User acceptance testing (UAT) is a critical practice to employ for a multitude of products and processes. For the purpose of this article most of my examples will be within the context of migrating or merging instances for Atlasssian products. Nonetheless, these tips can be used for other avenues: I actually picked up these habits working as a QA tester for a video game publisher.
Context is king
When testing a product or a process, such as a migration or a merger of two instances, if you come across any issues, the most important thing you can do is provide as much context as possible so the developer or admin whose responsibility it is to correct the issue can have as best of an understanding as possible of how the issue came about. The best way to achieve this is by telling them what you did (repro steps), telling them what you expected to happen (expected result), and then telling them what actually happened (actual result). By providing the steps you took and giving the context of what you expected from those steps, followed by what actually happened, it paints a better picture for the team in charge of dealing with it.
Screenshot or it didn’t happen
Speaking of pictures, we used to have a saying on the QA team I worked with: “Screenshot or it didn’t happen.” If you can provide a screenshot of your issue, you increase the chance that the person responsible for resolving the issue will be able to address it without any back and forth. Screenshots of any errors you see on pages, or incorrect configurations of data, help identify the exact issue, with no room for interpretation. If you’re doing user acceptance testing, a screenshot of the UAT instance where the issue lives and what it looks like in production is even better. Again we’re trying to establish context for what your expectation was and what you actually saw.
Often during migrations or mergers, the individuals who are performing the work do not have the context of what the content is and what it should look like. This is why user acceptance testing is such a valuable tool: It gives the users a chance to scope out the changes and see if anything looks wrong. So it is the tester’s job to provide as much information as possible to resolve any issues. Here’s an example of an issue related to a migration:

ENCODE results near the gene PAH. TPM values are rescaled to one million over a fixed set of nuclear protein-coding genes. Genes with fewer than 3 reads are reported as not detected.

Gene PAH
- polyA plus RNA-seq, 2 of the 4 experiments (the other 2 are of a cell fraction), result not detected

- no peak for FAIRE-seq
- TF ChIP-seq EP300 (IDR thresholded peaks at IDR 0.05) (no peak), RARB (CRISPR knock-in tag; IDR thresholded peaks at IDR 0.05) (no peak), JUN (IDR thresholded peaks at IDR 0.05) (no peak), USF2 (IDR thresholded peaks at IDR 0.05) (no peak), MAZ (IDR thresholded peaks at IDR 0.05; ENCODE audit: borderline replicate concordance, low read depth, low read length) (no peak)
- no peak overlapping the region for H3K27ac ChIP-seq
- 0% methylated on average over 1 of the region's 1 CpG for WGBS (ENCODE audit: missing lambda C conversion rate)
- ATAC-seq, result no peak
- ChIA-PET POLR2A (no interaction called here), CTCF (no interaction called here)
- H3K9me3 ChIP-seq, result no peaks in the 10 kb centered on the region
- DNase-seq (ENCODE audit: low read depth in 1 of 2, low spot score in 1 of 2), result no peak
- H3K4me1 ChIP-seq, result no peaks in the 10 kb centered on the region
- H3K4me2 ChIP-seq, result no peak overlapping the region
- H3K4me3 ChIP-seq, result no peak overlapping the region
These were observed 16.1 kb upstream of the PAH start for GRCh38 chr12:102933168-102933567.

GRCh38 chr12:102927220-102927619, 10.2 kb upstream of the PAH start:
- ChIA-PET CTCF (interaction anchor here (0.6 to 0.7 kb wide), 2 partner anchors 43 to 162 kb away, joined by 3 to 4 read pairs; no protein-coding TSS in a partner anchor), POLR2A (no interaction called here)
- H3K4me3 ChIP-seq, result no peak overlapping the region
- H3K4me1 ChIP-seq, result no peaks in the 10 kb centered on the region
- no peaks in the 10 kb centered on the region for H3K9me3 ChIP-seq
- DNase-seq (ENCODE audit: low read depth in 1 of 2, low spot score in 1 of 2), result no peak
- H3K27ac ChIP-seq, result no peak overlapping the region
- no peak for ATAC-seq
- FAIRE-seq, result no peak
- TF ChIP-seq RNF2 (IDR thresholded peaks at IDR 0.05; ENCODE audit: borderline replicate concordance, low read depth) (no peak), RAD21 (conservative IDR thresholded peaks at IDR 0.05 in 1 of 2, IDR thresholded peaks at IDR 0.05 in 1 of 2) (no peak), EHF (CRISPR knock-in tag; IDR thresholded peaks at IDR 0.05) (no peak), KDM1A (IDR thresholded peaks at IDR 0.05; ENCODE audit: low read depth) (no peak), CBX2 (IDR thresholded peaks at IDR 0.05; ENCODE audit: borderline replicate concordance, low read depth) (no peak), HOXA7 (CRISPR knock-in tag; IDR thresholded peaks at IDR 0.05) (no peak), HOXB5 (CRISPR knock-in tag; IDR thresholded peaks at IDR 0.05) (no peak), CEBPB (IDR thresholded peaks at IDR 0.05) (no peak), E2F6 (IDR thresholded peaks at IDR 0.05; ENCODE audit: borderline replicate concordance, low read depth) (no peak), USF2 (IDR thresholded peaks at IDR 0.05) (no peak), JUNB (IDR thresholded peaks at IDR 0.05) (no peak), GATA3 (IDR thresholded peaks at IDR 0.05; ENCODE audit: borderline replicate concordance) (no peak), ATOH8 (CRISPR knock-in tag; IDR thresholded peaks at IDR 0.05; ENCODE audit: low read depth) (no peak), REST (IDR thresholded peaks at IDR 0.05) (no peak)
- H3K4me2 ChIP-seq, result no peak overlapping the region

- Summary - Write a brief summary of the issue you’ve run into, it can be a simple statement, 2-3 sentences at most. (This can be optional depending on the medium for reporting the issue, if you’re using a Jira project to track bugs this would be important. If you’re tracking things in a table, the description would probably be sufficient)
- Description - Provide a detailed description of what you observed. Include specifics like a link to the exact page or any particular tools used. This is a situation where less is less, more is more.
- Reproduction Steps - Give a detailed step by step walkthrough of how you achieved the result.
- Expected Result - At the end of the reproduction steps explain what you expected to see.
- Actual Result - Also describe what you actually saw; be sure to indicate how this is different from the result you expected.
- Expected and Actual results can sometimes be obvious or at least seem that way, just remember that it may be obvious to you but not necessarily to someone with a different context.
- Screenshots - Where possible, include screenshots of the errors or issue you witnessed, and provide a comparison if possible to paint that contextual picture.
The most important thing to remember when doing testing of any kind is providing context. Always assume you can’t… assume anything! Treat it like the person you’re explaining the issue to has no idea what you’re talking about. And if you have any questions regarding UAT, or how it can make the most of your processes, drop us a line, we'd love to help you out!